7 Service Marketing Lessons: Cancellation Experience of a Flight and Hotel

Unexpected disruptions can transform an anticipated trip into a logistical challenge. My recent experience with Philippine Airlines (PAL) and Morerooms highlighted several lessons in service marketing that I believe are worth sharing.

My wife and I had a few days free in March 2024, so we decided to embark on a bonding trip from Manila to nearby Hong Kong and reacquaint ourselves with the city and its “street food.” This visit would have marked our return to Hong Kong since the Covid lockdown, but it didn’t push through.

Our Philippine Airlines (PAL) flight scheduled for 7:50 am on March 15 was canceled due to maintenance issues. Fortunately, we were informed four days before our outbound schedule, and we appreciated PAL for promptly keeping passengers informed about changes, delays, or cancellations. Unfortunately, we were placed on two different subsequent flights, undermining the purpose of our trip. Perhaps our flight had two payment types; I paid in full while my wife used earned reward points. When we called PAL to attempt to be on the same flight, we discovered that we wouldn’t be refunded the difference if we downgraded to economy class for synchronization, even if there were no more business class seats available on our preferred next schedule. Consequently, we opted to cancel our trip since the alternative of booking through another airline, as indicated in the email sent to us, required approval from higher-ups and wasn’t automatic. 

Wanting to cancel a hotel booking made through Morerooms, we found no visible features in the email, unlike Agoda or Booking.com. We attempted the self-service option on the Morerooms website, but it required a booking reference number different from the one indicated in the email, leading to inability for me to proceed. I then had to call a foreign number to cancel and endured close to a 10-minute wait for the cancellation process. It was a hassle—from the absence of the email feature to the website and a different booking reference number, to the need for a call. I suddenly found myself missing Agoda and Booking.com.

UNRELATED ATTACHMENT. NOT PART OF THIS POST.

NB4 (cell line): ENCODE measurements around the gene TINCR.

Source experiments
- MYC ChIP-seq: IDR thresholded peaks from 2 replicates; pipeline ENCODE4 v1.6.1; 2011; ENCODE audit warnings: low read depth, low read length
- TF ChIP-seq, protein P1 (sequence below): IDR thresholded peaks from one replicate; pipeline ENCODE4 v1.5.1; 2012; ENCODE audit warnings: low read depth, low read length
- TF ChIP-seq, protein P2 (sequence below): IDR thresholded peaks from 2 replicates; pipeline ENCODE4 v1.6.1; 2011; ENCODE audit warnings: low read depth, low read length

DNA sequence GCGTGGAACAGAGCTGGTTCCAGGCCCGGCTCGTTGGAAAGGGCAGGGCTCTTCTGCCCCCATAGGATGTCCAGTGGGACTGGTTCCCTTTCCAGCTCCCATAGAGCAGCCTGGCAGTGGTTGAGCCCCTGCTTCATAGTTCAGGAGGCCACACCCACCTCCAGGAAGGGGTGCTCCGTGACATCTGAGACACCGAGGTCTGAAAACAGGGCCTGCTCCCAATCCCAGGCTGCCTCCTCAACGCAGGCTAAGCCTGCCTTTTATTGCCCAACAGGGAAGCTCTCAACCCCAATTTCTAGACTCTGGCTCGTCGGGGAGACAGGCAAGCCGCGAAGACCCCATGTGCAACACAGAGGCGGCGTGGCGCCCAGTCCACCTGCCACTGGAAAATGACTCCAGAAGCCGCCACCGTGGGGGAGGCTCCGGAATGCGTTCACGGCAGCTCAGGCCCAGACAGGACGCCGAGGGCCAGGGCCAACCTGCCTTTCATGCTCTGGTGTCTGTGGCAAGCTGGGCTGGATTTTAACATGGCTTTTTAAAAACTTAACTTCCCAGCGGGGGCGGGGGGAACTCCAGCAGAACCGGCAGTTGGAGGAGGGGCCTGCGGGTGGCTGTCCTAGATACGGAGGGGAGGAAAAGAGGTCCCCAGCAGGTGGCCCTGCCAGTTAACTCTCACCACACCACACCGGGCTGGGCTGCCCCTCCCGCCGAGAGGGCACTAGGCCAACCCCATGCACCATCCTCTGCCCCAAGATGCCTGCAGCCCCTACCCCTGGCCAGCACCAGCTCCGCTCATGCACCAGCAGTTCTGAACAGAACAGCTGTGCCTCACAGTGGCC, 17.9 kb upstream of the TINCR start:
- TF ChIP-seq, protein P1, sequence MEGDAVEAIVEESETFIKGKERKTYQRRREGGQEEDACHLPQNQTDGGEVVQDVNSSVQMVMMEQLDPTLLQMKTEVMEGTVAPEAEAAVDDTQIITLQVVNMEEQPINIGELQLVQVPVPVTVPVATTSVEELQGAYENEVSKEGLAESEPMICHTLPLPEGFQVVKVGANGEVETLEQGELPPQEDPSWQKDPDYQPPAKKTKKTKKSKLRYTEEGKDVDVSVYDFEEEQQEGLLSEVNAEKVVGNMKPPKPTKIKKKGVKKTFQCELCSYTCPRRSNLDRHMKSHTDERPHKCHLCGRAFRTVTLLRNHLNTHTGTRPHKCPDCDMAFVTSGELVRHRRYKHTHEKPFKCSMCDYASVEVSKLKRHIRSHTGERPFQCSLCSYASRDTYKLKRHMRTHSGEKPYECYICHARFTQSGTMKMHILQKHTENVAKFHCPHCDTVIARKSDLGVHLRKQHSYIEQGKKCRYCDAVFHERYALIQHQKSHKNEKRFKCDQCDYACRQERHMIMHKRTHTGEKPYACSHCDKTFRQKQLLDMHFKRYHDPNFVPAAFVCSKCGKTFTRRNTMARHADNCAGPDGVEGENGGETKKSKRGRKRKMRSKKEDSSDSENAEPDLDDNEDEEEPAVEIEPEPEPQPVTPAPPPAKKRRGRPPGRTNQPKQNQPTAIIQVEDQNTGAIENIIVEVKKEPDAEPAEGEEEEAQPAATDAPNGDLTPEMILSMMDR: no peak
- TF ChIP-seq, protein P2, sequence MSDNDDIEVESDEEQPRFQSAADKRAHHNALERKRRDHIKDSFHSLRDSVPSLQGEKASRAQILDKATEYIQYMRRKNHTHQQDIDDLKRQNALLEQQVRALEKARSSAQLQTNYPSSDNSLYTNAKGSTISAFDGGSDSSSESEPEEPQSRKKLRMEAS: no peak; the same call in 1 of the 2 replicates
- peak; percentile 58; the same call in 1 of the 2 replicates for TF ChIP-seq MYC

Reflecting on the service marketing lessons, I realize 7 lessons companies can learn from: 

  1. The business of service involves inconveniencing oneself for customer convenience. My attempt to align flights with my wife, while seemingly straightforward, turned into a puzzle when faced with PAL’s rigid policies, rather than a customer-centric seamless approach. The email advice letter from PAL was well-written and admirable, but the execution was entirely different.
  2. Managing service experience is managing memories. Managing memories aims to create strong emotional connections with customers to foster a lifetime business relationship. Unfortunately, our recent encounters with both the airline and hotel booking platforms left us with less-than-pleasant memories. This underscores the critical importance of ensuring that each interaction, especially in challenging situations like flight cancellations, contributes positively to the overall customer experience.
  3. When customers encounter dissatisfaction or face challenges during interactions, it can evoke various involuntary negative emotions. These emotional experiences have the potential to reshape thoughts, perceptions, and behaviors linked to a specific situation. Worst of all, it may have an unintended spillover effect, where others unaffected may be influenced as well with their usage, attitude, and image of a brand.